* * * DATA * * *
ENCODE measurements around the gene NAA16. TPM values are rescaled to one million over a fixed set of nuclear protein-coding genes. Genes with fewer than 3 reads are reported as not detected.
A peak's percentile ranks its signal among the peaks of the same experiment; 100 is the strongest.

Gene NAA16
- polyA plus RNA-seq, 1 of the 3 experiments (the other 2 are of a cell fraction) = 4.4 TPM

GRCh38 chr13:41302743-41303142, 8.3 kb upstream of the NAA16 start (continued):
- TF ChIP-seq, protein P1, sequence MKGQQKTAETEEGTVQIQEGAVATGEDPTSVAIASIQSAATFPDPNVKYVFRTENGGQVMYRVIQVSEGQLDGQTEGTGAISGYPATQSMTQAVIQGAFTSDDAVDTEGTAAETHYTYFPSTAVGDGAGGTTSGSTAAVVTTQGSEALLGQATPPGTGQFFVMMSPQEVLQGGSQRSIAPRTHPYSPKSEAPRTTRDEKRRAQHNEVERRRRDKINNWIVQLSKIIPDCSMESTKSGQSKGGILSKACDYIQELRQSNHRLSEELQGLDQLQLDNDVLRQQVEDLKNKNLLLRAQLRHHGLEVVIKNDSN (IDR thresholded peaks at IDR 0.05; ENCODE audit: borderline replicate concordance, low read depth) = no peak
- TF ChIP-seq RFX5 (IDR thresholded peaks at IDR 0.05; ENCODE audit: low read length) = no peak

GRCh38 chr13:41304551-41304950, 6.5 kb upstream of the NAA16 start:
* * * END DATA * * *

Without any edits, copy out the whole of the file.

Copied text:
ENCODE measurements around the gene NAA16. TPM values are rescaled to one million over a fixed set of nuclear protein-coding genes. Genes with fewer than 3 reads are reported as not detected.
A peak's percentile ranks its signal among the peaks of the same experiment; 100 is the strongest.

Gene NAA16
- polyA plus RNA-seq, 1 of the 3 experiments (the other 2 are of a cell fraction) = 4.4 TPM

GRCh38 chr13:41302743-41303142, 8.3 kb upstream of the NAA16 start (continued):
- TF ChIP-seq, protein P1, sequence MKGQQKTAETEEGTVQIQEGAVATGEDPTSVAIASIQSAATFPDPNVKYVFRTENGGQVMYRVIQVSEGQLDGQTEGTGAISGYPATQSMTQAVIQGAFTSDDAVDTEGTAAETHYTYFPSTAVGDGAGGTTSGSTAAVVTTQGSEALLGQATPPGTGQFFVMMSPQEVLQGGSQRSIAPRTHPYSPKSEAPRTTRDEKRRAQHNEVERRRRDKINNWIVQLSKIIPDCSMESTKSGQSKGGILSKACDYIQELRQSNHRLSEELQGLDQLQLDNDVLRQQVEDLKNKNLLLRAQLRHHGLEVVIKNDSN (IDR thresholded peaks at IDR 0.05; ENCODE audit: borderline replicate concordance, low read depth) = no peak
- TF ChIP-seq RFX5 (IDR thresholded peaks at IDR 0.05; ENCODE audit: low read length) = no peak

GRCh38 chr13:41304551-41304950, 6.5 kb upstream of the NAA16 start: